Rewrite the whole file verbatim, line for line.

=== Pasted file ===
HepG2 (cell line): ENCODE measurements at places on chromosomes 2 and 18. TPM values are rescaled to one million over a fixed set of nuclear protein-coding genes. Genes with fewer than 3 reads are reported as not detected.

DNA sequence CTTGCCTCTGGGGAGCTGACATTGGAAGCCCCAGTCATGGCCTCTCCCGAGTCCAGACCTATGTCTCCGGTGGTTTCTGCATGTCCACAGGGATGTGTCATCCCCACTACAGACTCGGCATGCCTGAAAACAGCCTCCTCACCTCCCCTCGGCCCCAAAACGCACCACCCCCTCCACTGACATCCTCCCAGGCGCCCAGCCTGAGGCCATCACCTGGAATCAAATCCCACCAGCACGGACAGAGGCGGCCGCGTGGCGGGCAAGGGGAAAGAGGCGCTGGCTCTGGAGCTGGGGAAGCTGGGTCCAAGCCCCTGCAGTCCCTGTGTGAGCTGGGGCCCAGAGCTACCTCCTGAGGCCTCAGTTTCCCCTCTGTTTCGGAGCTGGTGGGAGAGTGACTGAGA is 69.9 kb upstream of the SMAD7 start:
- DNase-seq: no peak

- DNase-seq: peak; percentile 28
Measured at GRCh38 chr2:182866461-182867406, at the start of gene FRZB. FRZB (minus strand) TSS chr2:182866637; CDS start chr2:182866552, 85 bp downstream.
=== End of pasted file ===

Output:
HepG2 (cell line): ENCODE measurements at places on chromosomes 2 and 18. TPM values are rescaled to one million over a fixed set of nuclear protein-coding genes. Genes with fewer than 3 reads are reported as not detected.

DNA sequence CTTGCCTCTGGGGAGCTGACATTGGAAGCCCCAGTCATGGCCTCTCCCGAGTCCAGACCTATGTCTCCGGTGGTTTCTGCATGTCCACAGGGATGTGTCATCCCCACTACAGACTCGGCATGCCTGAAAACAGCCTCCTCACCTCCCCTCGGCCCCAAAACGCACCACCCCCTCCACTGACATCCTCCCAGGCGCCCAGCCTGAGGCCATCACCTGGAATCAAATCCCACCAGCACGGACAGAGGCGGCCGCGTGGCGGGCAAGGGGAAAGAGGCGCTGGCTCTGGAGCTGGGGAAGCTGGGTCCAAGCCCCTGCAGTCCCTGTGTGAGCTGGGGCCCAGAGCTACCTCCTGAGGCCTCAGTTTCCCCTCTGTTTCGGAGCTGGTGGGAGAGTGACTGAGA is 69.9 kb upstream of the SMAD7 start:
- DNase-seq: no peak

- DNase-seq: peak; percentile 28
Measured at GRCh38 chr2:182866461-182867406, at the start of gene FRZB. FRZB (minus strand) TSS chr2:182866637; CDS start chr2:182866552, 85 bp downstream.